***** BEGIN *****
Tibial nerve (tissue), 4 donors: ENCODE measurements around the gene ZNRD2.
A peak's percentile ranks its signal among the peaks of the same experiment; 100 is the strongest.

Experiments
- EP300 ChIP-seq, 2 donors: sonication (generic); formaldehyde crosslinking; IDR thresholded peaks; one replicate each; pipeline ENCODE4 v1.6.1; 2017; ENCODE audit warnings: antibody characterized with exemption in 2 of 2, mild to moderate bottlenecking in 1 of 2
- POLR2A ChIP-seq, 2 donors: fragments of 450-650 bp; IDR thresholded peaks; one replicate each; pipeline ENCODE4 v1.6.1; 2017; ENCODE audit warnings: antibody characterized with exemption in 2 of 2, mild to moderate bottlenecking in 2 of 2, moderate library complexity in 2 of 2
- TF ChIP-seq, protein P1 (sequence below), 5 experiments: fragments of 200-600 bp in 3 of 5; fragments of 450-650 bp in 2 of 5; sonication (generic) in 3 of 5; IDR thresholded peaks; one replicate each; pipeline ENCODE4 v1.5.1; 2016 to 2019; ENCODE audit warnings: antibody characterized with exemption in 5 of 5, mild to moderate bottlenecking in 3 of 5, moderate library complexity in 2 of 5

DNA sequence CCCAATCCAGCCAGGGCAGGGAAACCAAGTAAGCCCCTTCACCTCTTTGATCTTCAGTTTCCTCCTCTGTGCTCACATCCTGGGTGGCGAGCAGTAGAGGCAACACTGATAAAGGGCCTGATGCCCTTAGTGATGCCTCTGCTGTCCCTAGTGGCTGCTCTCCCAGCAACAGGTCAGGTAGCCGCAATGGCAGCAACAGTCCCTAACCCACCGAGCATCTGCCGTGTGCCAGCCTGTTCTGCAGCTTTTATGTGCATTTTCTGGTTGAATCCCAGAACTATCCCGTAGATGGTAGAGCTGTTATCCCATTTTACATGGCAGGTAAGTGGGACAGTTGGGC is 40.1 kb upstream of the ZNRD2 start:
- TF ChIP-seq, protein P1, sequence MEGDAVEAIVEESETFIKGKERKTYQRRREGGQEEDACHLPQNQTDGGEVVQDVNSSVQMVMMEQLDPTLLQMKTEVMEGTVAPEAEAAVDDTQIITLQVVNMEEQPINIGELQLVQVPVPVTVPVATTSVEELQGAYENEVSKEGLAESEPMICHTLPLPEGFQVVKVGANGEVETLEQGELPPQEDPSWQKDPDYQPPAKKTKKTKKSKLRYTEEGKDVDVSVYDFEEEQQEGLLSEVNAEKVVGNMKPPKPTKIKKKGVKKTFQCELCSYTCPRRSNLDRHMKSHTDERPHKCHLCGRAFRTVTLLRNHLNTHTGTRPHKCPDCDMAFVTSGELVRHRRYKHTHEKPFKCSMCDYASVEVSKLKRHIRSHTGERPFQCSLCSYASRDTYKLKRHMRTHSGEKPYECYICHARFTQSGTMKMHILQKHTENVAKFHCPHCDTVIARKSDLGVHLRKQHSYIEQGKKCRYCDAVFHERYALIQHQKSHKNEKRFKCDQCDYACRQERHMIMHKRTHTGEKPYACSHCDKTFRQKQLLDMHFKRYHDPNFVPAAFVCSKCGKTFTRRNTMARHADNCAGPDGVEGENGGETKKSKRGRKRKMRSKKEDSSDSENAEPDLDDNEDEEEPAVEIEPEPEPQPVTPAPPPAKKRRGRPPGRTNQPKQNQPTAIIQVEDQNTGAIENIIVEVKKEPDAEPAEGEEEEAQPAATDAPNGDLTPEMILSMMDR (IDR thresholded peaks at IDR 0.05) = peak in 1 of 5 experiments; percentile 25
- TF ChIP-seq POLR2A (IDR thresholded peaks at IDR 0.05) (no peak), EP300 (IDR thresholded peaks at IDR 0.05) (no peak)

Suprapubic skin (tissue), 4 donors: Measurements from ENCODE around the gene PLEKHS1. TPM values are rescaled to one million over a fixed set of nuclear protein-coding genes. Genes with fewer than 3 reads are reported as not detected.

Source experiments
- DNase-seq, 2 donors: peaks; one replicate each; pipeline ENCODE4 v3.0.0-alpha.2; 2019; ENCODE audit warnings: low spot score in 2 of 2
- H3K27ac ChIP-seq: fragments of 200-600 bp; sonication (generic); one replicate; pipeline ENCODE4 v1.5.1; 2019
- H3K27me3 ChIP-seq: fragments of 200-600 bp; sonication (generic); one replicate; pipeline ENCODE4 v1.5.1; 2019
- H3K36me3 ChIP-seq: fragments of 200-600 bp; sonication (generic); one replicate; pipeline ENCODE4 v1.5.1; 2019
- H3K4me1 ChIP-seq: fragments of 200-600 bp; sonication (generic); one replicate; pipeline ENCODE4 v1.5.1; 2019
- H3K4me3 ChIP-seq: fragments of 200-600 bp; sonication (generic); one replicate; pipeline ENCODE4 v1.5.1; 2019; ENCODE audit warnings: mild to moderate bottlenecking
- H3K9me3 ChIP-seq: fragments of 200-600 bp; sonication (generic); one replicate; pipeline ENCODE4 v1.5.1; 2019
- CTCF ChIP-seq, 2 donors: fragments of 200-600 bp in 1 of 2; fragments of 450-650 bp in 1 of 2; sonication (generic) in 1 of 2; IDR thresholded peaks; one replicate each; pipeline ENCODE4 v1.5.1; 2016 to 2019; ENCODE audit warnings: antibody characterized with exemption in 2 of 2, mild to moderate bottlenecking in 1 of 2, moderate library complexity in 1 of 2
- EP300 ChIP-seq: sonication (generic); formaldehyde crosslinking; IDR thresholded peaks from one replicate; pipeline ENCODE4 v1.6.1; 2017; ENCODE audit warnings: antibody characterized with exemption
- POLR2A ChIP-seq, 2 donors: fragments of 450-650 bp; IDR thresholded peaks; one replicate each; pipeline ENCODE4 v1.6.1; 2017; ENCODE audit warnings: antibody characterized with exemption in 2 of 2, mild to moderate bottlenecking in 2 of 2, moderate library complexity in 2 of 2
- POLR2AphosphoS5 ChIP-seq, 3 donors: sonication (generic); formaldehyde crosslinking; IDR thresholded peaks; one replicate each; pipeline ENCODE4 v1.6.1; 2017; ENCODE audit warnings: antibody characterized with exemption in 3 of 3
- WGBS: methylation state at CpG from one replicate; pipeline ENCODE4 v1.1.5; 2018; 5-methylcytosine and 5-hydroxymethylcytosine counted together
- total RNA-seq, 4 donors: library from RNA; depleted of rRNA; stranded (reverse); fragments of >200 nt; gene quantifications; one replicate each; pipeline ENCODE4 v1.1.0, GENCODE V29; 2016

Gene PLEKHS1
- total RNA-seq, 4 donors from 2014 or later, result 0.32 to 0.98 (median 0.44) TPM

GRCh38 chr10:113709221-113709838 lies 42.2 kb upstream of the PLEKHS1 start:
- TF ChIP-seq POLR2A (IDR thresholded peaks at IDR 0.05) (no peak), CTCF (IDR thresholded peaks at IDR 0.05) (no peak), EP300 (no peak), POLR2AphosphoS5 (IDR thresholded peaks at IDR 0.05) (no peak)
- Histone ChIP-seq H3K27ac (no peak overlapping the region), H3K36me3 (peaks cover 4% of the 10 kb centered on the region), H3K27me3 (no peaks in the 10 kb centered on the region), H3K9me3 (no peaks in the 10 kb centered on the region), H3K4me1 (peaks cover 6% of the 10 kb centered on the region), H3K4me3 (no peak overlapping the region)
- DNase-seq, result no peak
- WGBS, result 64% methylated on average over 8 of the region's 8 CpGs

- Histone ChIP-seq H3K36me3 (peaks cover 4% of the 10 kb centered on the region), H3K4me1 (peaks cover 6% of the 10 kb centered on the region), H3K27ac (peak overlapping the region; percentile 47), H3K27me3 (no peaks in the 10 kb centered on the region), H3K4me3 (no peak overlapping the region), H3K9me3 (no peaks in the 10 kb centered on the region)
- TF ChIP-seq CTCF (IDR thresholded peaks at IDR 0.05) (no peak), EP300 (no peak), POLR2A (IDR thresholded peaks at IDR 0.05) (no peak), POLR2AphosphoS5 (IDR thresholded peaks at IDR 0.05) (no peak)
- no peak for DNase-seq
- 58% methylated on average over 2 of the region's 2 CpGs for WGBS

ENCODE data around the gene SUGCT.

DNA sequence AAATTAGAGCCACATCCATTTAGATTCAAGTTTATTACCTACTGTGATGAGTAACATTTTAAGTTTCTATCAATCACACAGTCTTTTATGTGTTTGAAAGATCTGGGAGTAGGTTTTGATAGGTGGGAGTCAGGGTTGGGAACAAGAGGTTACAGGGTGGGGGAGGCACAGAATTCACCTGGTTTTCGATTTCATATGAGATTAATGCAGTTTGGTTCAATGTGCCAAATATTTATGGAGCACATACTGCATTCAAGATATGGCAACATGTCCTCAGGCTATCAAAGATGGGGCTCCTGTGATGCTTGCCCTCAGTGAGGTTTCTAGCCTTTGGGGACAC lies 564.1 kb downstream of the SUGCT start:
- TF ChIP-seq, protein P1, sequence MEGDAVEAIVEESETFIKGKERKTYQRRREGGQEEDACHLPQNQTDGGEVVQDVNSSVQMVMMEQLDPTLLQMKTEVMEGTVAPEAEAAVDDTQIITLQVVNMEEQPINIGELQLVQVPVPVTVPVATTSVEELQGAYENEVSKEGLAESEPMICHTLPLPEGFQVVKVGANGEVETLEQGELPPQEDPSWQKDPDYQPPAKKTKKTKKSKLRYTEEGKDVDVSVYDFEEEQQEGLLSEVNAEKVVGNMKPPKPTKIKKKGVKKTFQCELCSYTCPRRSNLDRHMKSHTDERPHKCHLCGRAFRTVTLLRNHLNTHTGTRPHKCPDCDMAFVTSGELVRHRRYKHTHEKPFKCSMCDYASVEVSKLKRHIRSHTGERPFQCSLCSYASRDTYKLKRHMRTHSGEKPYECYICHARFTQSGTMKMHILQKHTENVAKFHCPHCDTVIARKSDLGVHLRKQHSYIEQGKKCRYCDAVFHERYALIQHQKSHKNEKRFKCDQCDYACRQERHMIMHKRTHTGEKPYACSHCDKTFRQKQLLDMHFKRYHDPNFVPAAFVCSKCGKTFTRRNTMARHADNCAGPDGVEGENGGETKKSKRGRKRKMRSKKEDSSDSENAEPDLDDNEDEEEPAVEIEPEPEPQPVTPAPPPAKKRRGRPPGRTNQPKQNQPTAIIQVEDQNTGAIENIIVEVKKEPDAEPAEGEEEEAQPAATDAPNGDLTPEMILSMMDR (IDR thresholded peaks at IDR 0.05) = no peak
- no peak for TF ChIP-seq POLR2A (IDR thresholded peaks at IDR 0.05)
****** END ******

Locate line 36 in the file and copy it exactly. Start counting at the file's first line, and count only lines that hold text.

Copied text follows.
ENCODE data around the gene SUGCT.